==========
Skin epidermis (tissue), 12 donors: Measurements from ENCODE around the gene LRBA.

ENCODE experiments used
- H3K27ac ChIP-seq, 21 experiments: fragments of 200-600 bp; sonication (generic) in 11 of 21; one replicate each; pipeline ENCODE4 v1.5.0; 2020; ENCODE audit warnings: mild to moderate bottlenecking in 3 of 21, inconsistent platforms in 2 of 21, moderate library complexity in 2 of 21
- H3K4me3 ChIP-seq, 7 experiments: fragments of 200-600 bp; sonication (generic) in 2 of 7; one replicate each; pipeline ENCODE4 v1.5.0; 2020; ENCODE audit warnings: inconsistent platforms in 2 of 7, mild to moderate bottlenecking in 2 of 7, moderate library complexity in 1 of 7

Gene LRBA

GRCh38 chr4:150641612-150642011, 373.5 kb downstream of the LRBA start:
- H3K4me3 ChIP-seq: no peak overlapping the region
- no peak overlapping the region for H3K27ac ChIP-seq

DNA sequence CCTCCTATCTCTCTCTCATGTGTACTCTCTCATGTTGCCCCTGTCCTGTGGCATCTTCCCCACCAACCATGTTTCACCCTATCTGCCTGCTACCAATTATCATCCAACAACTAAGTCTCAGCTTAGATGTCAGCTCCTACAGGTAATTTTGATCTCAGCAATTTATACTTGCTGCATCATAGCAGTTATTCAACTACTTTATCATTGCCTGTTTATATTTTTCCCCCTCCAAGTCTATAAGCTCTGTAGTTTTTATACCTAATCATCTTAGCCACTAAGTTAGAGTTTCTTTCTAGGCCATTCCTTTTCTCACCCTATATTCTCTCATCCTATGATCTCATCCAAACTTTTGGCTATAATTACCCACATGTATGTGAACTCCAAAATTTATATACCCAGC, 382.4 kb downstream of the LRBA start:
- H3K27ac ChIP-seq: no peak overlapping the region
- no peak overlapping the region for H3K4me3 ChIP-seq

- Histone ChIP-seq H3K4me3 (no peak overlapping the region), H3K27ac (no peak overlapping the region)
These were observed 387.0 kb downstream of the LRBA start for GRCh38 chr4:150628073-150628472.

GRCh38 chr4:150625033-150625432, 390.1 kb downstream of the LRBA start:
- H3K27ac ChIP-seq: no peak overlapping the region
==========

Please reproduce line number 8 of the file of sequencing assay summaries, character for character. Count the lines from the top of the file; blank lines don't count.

- no peak overlapping the region for H3K27ac ChIP-seq